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  1. Largely unknown Mixed Games player Jesse Klein won his first WSOP bracelet after taking down a final table stacked with stars at the 2021 World Series of Poker. The recruitment firm owner went from recreational hopeful to WSOP winner on a final day full of drama as one $25,000 event ended and another began. Hellmuth Rants, Glaser Denied As Klein Pulls Out The WIn All the focus at the start of the third day of WSOP action was on the final table of Event #2, the $25,000 buy-in H.O.R.S.E. event which saw another mixed game specialist, British player Benny Glaser, go into the final table with the lead. It took little time for Matt Glantz to become the first casualty of the day as Phil Hellmuth took out his fellow American in Razz with a ten-five, with Glantz paired up and drawing dead on 6th street. Glantz cashed for $52,211. Next to go was DJ Buckley, who lasted just a few minutes more to bust in eighth place for $61,549. Buckley’s elimination to Ben Yu precipitated an extended period of play without a bust-out, but it was not short of drama as Hellmuth exploded at the end of losing a hand to eventual champion Klein. Folding on the river, Hellmuth declared his opponent’s start as "insane" and it was to serve as the opening bout in a war of words between the pair. It was some time before Yu busted in seventh place for $75,260, but that was only the warm-up act to another blow-up from Hellmuth as Klein scooped a second big pot against the 15-time WSOP bracelet winner. The Poker Brat was back as Hellmuth left the table, pacing the floor and cursing at his lack of fortune. Just a few hands later, Hellmuth was gone, out in sixth place for $95,329 after bricking every street in Seven Card Stud against Chad Eveslage. After the event, Hellmuth was keen to point out the benefits of his staying power in bringing his A-Game to the Rio. https://twitter.com/phil_hellmuth/status/1444470919204769803 Hellmuth’s bust-out started a flurry of them. Philip Sternheimer was crushed in the same format by Glaser to leave in fifth place for $124,935. The same winner of that hand took out the aforementioned Eveslage in fourth for $169,218 when Glaser’s pair of sevens with a low ace was enough to win both Hi and Lo to send his American rival to the rail. Glaser led at that stage, but over the course of two hours without an elimination, each man had their periods of domination as the chips moved between each man. French player David Benyamine’s neck was on the block when he lost on 7th street to Klein, who won the pivotal pot to go into heads-up with a massive lead of 10.1 million to Glaser’s 1.5m. Klein won his maiden bracelet not long after the final duel began, with his victory in a Seven Card Stud hand ending an entertaining event. While Glaser, who had already won three WSOP bracelets in his career called off his stack with a smile and will enjoy the second-place prize of $341,274. For Jesse Klein, however, it was the fulfillment of a dream as the recruitment firm owner capped an enjoyable two-day sojourn to Sin City with a WSOP bracelet and $552,182 score. Event #2 $25,000 H.O.R.S.E. Final Table Results: Jesse Klein - $552,182 Benny Glaser - $341,274 David Benyamine - $236,626 Chad Eveslage - $169,218 Philip Sternheimer - $124,935 Phil Hellmuth - $95,329 Ben Yu - $75,260 DJ Buckley - $61,549 Matt Glantz - $52,211 Jake Daniels Leads $25K NLHE, Michael Addamo Outsted Many of the H.O.R.S.E. field took to the 6th event on the schedule, the $25,000-entry NLHE High Roller that kicked off on Day 3 of the WSOP. With 135 entries in total, it was Jake Daniels who ended Day 1 top of the pile, bagging up 1,182,000 chips by close of play as one of only two players to "crack a milly." While Daniels was steady throughout, he did not dominate the leaderboard until the final two levels, eliminating Eric Worre and Daniel Negreanu to vault himself to the top of the chip counts, with Michael Liang (1,028,000) and James Chen (835,000) his nearest challengers. Elsewhere in the top 10 players, Jake Schindler (667,000) and Chance Kornuth (570,000) will be major threats when the action resumes on Day 2. Several superstars made the upper echelons of the leaderboard, but plenty of big names hit the rail too. Australia’s most successful tournament player of all-time, Michael Addamo busted both bullets so will not be eligible for re-entry on Day 2. Others to lose their stacks on Day 1 included Stephen Chidwick, Brian Altman, Kenny Hallaert, Koray Aldemir, Sam Grafton, Joseph Cheong, Ryan Riess, Jeremy Ausmus, Upeshka De Silva, and Niall Farrell whose epic journey to the World Series was common among those from outside the United States. At the close of play on Day 1, just 54 players made the counts, but with entry and re-entry possible on Day 2 right up until the start of play, that number is sure to swell with some of the best players in the world going for gold. Galen Hall was among those to express his relief at playing some live poker for the first time in a very long time. https://twitter.com/galenhall/status/1444423233160187904   Some of the biggest players in the world have already been drawn together for Day 2, with battles between Jake Schindler, Adrian Mateos and Mikita Badziakouski at one table just a single example of the level of quality in the event. Whoever grabs a final table place at the end of Day 2 will have earned it. Event #6 $25,000 No Limit Hold’em High Roller Top 10 Chipcounts: Jake Daniels - 1,182,000 Michael Liang - 1,028,000 James Chen - 835,000 Scott Eskenazi - 747,000 Jake Schindler - 667,000 Clayton Kalisek - 610,000 Alexandros Theologis - 594,000 Chance Kornuth - 570,000 Ankush Mandavia - 553,000 Brian Rast - 551,000 Brobyn Bags 5 Million During Reunion Day 2 The Reunion, otherwise known as Event #4 on this year’s 2021 WSOP schedule, saw a huge number of entries on Day 1b, as 4,455 players took to the felt and made it into the money. Several high-profile players busted out before 204 players bagged up for the night, with Maurice Hawkins, Shaun Deeb, and Brad Owen just three of the Day 1 casualties. Others thrived at the felt, however, and by close of play, it was Robert Brobyn who bagged the biggest stack of chips, an incredible 5,015,000 of them. That total was way clear of Brobyn’s nearest challenger on the day Tyler Jamieson (3,040,000) and Brobyn’s lead represents the overall tournament lead after two days. Others to pile up plenty of chips on Day 1b included two former WSOP bracelet winners in the form of Ronnie Bardah, who proved a ‘Survivor’ with 2,005,000, and Jeremy Wien (1,640,000). WSOP 2021 Event #4 $500 The Reunion Top 10 Chipcounts: Robert Brobyn - 5,015,000 Tyler Jamison - 3,040,000 Jared Ambler - 2,450,000 Ya Yun Liu - 2,445,000 Ryan Messick - 2,410,000 Elvis Toomas - 2,375,000 Darryl Ronconi - 2,030,000 Ronnie Bardah - 2,005,000 Randy Rhee - 1,990,000 Mark Lilomaiava - 1,765,000 Connor Drinan, Rob Mizrachi Top Omaha 8 Final 15 Event #5, the $1,500 Omaha Hi-Lo 8 or Better, saw 230 players whittled down to just 15 by the close of Day 2. Of those 15 players, only Connor Drinan and Robert Mizrachi have won WSOP bracelets before, but with both men at the top of the chipcounts, it could be a ding-dong battle on the final day to see whether Drinan wins his second, Mizrachi wins his fifth or a new player gets their hands on the gold. Day 2 of the event saw players such as Brian Hastings and Shaun Deeb hit the rail on the day the bubble burst with players such as Max Pescatori (80th for $2,400), David ‘Bakes’ Baker (75th for $2,400), Randy Ohel (48th for $3,200), Ari Engel (41st for $3,634) and former two-time WSOP bracelet winner Ryan Hughes (18th for $5,580) all make the money. It’s the potential shoot-out between Drinan and Mizrachi that has us salivating, however, as the final day of the event on Monday will crown a winner. WSOP 2021 Event #5 $1,500 Omaha Hi-Lo 8 or Better Top 10 Chipcounts: Connor Drinan - 2,415,000 Robert Mizrachi - 1,410,000 Sandy Sanchez - 1,380,000 Pearce Arnold - 1,160,000 Carl Lijewski - 1,095,000 Curtis Phelps - 1,080,000 Kris Kwiatkowski - 1,045,000 Yehuda Buchalter - 1,020,000 Michael Moed - 965,000 Scott Baumstein - 900,000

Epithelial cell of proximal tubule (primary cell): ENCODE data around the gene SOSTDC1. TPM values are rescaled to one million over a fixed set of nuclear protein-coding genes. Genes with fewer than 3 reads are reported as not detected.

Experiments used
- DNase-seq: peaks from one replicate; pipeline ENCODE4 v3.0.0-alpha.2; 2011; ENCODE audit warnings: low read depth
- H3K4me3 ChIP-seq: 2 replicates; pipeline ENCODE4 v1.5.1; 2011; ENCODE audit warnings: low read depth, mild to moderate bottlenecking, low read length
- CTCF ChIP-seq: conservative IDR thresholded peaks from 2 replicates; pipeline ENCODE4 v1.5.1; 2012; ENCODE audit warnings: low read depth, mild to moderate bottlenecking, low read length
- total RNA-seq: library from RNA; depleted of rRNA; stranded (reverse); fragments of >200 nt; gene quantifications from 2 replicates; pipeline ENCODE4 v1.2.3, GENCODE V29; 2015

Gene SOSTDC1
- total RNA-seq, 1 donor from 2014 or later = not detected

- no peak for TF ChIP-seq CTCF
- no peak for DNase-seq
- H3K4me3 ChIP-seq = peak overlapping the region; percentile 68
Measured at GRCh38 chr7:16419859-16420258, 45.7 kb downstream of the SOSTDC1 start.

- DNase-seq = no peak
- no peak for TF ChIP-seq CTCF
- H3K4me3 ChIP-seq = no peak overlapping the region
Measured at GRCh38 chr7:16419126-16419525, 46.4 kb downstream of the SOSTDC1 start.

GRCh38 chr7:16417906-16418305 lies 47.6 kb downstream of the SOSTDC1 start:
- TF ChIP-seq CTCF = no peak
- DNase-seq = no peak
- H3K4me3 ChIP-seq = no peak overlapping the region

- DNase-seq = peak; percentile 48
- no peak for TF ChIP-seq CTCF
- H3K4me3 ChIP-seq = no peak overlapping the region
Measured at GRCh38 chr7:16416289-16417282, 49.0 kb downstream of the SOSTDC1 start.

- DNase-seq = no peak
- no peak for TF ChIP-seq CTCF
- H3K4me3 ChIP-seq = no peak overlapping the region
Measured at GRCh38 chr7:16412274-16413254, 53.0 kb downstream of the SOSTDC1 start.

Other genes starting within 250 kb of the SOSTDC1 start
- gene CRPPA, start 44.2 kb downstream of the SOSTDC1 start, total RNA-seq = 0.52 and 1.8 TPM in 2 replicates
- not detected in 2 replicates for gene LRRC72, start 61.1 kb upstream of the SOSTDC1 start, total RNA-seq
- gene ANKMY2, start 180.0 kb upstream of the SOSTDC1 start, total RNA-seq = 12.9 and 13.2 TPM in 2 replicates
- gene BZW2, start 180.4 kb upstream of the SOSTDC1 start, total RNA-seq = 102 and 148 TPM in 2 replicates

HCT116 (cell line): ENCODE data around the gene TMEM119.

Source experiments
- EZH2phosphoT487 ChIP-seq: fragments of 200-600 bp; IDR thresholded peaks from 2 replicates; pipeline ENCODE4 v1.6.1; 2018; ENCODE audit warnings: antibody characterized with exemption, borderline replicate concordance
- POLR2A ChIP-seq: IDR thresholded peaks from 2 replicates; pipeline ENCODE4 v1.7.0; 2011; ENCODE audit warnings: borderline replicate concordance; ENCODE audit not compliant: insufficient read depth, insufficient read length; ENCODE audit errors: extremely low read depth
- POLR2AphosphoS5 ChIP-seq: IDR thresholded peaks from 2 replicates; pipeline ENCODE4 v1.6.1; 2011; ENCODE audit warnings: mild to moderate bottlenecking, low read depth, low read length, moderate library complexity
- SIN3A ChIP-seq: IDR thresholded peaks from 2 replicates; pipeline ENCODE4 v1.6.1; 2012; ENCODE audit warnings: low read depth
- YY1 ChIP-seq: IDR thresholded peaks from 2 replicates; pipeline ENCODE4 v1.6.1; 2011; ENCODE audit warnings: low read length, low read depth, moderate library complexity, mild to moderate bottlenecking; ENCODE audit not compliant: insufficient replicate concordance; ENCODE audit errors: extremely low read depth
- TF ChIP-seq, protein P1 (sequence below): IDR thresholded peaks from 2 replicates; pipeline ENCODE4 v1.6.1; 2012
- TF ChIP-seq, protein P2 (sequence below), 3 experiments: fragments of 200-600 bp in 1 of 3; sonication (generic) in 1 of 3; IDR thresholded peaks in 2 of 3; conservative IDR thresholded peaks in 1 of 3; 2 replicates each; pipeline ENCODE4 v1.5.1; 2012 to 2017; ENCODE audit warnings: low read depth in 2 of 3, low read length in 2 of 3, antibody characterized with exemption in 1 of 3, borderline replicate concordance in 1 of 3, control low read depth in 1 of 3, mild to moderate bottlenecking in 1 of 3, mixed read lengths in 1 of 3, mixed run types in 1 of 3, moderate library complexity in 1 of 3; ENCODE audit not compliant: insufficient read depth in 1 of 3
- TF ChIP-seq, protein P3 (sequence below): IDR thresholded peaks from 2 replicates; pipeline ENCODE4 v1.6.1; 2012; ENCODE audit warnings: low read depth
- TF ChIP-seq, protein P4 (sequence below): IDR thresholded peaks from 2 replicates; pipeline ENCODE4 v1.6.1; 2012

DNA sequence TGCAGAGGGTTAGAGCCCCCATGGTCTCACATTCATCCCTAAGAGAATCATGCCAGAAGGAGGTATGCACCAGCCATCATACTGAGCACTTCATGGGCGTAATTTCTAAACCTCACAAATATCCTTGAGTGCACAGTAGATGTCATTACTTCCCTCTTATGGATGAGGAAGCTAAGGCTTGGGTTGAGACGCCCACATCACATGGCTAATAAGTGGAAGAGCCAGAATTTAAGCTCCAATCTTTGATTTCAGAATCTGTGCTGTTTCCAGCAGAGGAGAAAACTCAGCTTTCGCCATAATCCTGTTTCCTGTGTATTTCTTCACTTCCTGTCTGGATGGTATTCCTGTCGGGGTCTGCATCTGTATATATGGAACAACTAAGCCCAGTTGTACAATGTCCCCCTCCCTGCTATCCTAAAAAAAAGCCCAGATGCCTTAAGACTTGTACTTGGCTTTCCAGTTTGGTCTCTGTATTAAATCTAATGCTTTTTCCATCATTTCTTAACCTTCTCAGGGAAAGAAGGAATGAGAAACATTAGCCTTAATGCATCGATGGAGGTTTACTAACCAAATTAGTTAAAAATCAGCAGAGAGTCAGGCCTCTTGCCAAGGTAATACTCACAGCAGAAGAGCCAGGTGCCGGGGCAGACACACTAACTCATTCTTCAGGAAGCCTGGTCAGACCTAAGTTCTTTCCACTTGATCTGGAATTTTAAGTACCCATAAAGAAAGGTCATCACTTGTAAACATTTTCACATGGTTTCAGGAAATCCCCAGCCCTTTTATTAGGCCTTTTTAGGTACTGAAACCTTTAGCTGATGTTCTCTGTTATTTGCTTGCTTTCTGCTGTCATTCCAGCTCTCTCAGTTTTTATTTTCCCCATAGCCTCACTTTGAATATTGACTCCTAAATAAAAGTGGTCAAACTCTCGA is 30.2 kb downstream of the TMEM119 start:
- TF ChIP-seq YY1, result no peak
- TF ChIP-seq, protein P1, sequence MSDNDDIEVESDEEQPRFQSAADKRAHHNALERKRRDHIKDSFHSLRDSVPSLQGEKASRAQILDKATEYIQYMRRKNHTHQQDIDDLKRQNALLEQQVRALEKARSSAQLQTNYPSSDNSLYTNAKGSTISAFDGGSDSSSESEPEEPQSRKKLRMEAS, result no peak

2. The record books will reflect that there was an official winner in Event #1 of PokerGO’s 2021 Poker Masters ($10,000 No Limit Hold’em), but it was hardly a definitive one as Shannon Shorr and David Peters effectively “played to a tie” on Wednesday night. After a lengthy, see-saw heads-up battle that lasted nearly two hours, the duo agreed that, in order to play the next event (Event #2), that they would simply split up the remaining prize pool and flip for leaderboard points. In the end, all the chips ended on Shorr’s side of the table and he was crowned the winner of the tournament and given 1st place points. The 12-event Poker Masters kicked off with 82 entries of Event #1 pushing the prize pool to $820,000. After a full day of play, the final seven returned for Day 2 to crown a winner and try to award a $205,000 first-place prize. Coming into the final table with fewer than ten big blinds, Ben Yu wasn’t long for the final table busting in the day’s opening moments when he got all-in with [poker card="ad"][poker card="9c"] against Shorr’s [poker card="ks"][poker card="jd"]. When the board ran out [poker card="kc"][poker card="9d"][poker card="8d"][poker card="qc"][poker card="4c"], Yu tapped the table and exited in seventh place for $41,000. With the blinds at 25,000/50,000 (50,000 bb ante), Shorr opened to 100,000 on the button with [poker card="ah"][poker card="qh"]. In the small blind, Brock Wilson looked down at [poker card="jd"][poker card="td"] and made the call. Then from the big blind, John Riordan who started the day as the second shortest stack moved all-in for his final 10 big blinds with [poker card="as"][poker card="8h"]. With the action on Shorr, he four-bet shipped all-in having Wilson covered. Wilson quickly released and the cards were put on their backs. The flop came [poker card="8d"][poker card="7h"][poker card="5s"], giving Riordan top pair and putting him in a good spot to double up. However, the [poker card="qh"] turn quickly put Shorr back in charge as Riordan was left looking for one of just two outs. The [poker card="qc"] river ended Riordan’s day in sixth place, good for $49,200. The final five battled for nearly two hours until the next player made their exit. The blinds had climbed to 40,000/80,000 (80,000 bb ante) and Jonathan Jaffe found himself on the short stack with roughly ten big blinds. When it folded to him in the cutoff with [poker card="2s"][poker card="2d"], Jaffe moved all-in. It folded through to Wilson in the big blind with [poker card="ac"][poker card="9h"] and he quickly made the call. The [poker card="9c"][poker card="6d"][poker card="3h"] flop gave Wilson top pair and a commanding lead in the hand. The turn came the [poker card="5d"] bringing some additional gutshot straight outs for Jaffe. But the [poker card="ad"][ spiked on the river and Jaffe moved his chips into the middle, collected his belonging, and headed to the cage to collect $65,500 for fifth place. After losing a big hand against Peters, one in which Wilson was all-in with [poker card="ad"][poker card="3d"] against Peters’ [poker card="kd"][poker card="kc"], Wilson moved to the bottom of the chip counts. At the 50,000/100,000 (100,000 bb ante) level, Wilson and Peters clashed again. Peters put in a raise on the button to 225,000 with his [poker card="ks"][poker card="qs"] and Wilson, in the big blind with just under 10 big blinds remaining, defended holding the [poker card="kh"][poker card="6h"]. The flop came [poker card="kc"][poker card="8d"][poker card="5s"], giving both players top pair but keeping kickers in play. Wilson checked it over to Peters who bet the minimum, 100,000. Wilson then check-raised all-in and Peters made the call. The turn was the [poker card="ac"], bringing Wilson some chop outs. But the [poker card="3s"] ended Wilson’s run in fourth place, adding $82,600 to his bankroll. READ: Empire State to Sin City: Brock Wilson Ready for Breakout Moment At three-handed, the chip stacks evened out until at 50,000/125,000 (125,000 bb ante) Shorr crept out to a small lead, while Peters and Dylan DeStefano remained neck and neck. On the button, Peters looked down at [poker card="js"][poker card="jh"] and put in a raise to 250,000. After Shorr folded his small blind, action was on DeStefano in the big blind with [poker card="qh"][poker card="9h"] and just under 20 big blinds. He took a long look at Peters and then announced he was all-in and Peters, with the bigger stack, snap-called. The [poker card="kc"][poker card="8h"][poker card="7h"] brought DeStefano a whole host of outs including potential flush, pair and backdoor straight outs. The turn was was the [poker card="ks"], leaving DeStefano with one more chance to his 10 outs. It didn’t come, the river was the [poker card="7c"] and DeStefano wrapped up in third place for $98,400. After taking out DeStefano, Peters started head-up play with a slight chip lead but Shorr was quick to even the stacks. Then the pair went to battle. Shorr built a considerable chip lead of roughly four-to-one and then Peters doubled. Shorr built it back up and Peters continued to hang around and then he took the lead. The pair bounced back and forth each taking turns trying to eliminate the other. All the while, registration for Event #2 was coming to a close and both players were eager to make sure they registered. Peters held a 7.6 million to 2.6 million chip lead over Shorr, at the 100,000/200,000 (200,000 bb ante) level, when he open shipped the big stack holding [poker card="as"][poker card="9d"]. Shorr made the call holding the [poker card="ac"][poker card="5c"] and it looked like Peters might finally lock up the win. The [poker card="tc"][poker card="th"][poker card="3c"] flop gave Shorr a flush draw which came in on the [poker card="9c"] turn. Peters needed a nine on the river to take the hand, but instead the river came the [poker card="qh"] and the pair were back to even with a quarter of an ante difference between them. At that point, they agreed to a deal (that may have been agreed to earlier) and then flipped for leaderboard points. “We’re effectively calling this a draw,” said PokerGO commentator Jeff Platt. “We can do an adjusted chop,” Shorr said, indicating that what little difference there was would be split in the aftermath. They both shipped all-in blind with Shorr winning the hand and being declared the official winner, claiming first-place leaderboard points. Poker Masters Event #1 Final Table Results Shannon Shorr - $205,000 officially* David Peters - $147,600 officially* Dylan DeStefano - $98,400 Brock Wilson - $82,000 Jonathan Jaffe - $65,600 John Riordan - $49,200 Ben Yu - $41,000 * Specific details of the deal were not made public but were discussed in the broadcast.